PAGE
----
Warminster Visited: Some Personal Observations
John Rimmer
Merseyside UFO Bulletin, Volume 2, Number 5, September-October 1969.

Nestling in the valley of the River Wylye the town of Warminster presents an image of England that seems ever stable and tranquil: the old buildings of local stone in the main street, the dark, pipe-smoke matured beams of old pubs, and all around low, gentle, wooded hills, and the rich, summer green farmlands of Wiltshire. Sit in the public bar of one of those pubs, horse brasses gleaming on the panelled walls, and drink a pint of Usher’s Best Bitter.




Our Visit to Warminster
Dave and Natalie Gould
Merseyside UFO Bulletin, volume 3, number 6, December 1970

After reading various literature on Warminster we decided to spend several days there.We were lucky in that the weather was good and our first night took us to the famed Cradle Hill, where we joined a couple from London. We watched the sky for most of the evening, but apart from a couple of satellites, saw nothing of note.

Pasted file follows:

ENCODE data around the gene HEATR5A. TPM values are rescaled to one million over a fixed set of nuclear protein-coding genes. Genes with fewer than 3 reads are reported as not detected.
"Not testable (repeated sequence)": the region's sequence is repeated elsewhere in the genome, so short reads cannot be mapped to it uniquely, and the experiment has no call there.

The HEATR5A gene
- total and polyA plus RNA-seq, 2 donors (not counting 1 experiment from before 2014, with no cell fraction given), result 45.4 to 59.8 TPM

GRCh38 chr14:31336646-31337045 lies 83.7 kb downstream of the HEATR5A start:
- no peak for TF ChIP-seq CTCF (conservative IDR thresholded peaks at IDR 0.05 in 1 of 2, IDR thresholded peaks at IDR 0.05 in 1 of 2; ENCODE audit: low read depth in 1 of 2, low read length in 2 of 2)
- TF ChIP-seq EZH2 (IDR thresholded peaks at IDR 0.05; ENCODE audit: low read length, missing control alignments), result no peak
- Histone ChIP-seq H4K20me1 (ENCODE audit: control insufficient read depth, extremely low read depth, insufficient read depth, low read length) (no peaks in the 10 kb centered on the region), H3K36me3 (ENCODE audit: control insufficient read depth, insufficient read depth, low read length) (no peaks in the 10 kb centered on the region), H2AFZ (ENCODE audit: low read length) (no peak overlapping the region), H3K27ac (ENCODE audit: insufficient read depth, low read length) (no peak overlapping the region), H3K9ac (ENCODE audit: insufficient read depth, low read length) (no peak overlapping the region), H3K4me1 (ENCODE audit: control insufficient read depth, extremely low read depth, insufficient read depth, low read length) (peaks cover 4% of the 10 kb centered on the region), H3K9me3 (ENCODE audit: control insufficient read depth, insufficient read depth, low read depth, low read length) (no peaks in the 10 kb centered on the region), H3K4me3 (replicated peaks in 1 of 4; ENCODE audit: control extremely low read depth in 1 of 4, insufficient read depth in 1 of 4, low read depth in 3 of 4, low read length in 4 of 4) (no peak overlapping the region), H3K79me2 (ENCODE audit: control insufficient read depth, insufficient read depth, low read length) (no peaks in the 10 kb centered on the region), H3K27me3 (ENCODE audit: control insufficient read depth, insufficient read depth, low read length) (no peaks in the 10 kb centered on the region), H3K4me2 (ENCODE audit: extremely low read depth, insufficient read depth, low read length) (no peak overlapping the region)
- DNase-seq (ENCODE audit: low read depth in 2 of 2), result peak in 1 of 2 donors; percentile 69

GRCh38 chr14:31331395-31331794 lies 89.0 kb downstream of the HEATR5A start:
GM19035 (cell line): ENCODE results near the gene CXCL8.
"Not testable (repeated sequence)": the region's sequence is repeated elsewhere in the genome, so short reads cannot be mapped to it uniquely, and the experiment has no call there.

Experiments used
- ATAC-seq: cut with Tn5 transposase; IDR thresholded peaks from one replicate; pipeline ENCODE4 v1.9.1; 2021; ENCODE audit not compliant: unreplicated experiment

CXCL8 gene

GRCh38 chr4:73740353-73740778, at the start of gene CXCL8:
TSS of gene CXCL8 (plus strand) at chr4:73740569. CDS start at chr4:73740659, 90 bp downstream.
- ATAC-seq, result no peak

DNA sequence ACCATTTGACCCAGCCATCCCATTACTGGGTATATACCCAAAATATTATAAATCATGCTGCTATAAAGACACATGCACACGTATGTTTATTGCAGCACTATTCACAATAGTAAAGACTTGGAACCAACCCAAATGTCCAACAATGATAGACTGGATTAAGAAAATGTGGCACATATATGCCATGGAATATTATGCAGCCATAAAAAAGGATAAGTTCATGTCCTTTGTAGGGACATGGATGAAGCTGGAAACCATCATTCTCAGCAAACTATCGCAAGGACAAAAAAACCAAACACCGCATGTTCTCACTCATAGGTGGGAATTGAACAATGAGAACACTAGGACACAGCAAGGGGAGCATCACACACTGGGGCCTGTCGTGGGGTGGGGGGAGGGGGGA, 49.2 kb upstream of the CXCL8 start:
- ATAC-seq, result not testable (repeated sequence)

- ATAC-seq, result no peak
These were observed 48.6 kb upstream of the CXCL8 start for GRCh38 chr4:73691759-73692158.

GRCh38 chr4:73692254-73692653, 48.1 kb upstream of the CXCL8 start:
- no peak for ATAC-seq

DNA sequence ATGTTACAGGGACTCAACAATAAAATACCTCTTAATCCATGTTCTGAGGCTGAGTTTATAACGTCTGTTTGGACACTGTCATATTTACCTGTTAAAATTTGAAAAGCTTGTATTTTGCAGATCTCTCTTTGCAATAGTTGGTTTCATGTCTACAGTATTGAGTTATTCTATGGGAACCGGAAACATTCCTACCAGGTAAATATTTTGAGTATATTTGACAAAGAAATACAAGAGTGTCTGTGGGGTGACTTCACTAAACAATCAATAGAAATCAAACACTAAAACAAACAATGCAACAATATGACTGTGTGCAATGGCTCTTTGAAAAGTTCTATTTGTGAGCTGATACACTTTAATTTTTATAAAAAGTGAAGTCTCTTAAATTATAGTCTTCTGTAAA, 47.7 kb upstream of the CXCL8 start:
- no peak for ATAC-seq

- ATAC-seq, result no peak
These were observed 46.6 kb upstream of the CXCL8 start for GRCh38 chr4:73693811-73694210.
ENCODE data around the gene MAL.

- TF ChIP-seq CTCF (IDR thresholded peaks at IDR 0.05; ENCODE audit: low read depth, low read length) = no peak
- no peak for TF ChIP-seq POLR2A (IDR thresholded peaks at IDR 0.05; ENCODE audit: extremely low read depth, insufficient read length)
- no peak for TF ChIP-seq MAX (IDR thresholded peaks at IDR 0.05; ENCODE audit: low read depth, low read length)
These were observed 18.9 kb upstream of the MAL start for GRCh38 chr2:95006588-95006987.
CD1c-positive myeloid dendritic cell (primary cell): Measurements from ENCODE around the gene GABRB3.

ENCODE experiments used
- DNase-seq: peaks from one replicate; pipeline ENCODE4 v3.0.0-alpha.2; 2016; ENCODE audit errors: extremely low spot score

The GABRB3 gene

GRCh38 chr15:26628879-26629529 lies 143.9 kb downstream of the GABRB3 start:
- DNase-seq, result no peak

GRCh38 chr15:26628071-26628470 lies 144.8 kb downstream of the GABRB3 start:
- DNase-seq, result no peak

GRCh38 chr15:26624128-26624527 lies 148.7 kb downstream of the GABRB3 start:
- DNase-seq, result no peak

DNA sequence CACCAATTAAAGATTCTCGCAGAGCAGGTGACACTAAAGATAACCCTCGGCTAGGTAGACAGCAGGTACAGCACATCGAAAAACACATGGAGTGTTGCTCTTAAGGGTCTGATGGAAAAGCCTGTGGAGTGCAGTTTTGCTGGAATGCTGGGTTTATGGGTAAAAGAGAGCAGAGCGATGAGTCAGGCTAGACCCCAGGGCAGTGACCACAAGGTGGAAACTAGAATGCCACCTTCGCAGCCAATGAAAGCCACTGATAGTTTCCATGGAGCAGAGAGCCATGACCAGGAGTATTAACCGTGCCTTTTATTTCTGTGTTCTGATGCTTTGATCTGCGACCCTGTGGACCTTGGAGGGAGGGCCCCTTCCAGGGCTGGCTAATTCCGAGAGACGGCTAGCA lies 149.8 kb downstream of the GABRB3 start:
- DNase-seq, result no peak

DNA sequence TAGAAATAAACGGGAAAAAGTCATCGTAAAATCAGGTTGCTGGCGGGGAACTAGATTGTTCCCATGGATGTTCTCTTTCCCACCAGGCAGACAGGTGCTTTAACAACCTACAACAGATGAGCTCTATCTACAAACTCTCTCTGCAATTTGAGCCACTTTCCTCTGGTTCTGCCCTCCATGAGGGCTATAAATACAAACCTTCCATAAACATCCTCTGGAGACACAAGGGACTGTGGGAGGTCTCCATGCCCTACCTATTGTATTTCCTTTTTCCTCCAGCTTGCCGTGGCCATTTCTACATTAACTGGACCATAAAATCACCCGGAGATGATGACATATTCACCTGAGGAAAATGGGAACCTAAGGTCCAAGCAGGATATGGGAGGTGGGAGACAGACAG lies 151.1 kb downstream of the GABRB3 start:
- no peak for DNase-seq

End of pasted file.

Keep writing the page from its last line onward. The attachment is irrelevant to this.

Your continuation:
The Latest Warminster Landing
Arthur Shuttlewood.
Merseyside UFO Bulletin, Vol. 2, No. 4, July-August 1969

Thirteen people were in our skywatching party at Cradle Hill, Warminster, on the evening of Wednesday, 27 August 1969. An unlucky number? Not so far as a dramatic double UFO sighting and landing were concerned, on this auspicious occasion, anyway! Accept or reject the following – that is your prerogative.




Of Hoaxes and Hoaxing
Paul Hopkins
Merseyside UFO Bulletin, volume 3, number 6, December 1970

This article was published in Merseyside UFO Bulletin nine months after David Simpson and SIUFOP conducted their famous experimental hoax at Warminster. Despite comments and suggestions made over the years, Paul Hopkins was completely unaware that SIUFOP had conducted their experiment when he wrote this piece.




Of Many 'Things'
Paul Hopkins, 
Merseyside UFO Bulletin, volume 3, number 4, September 1970.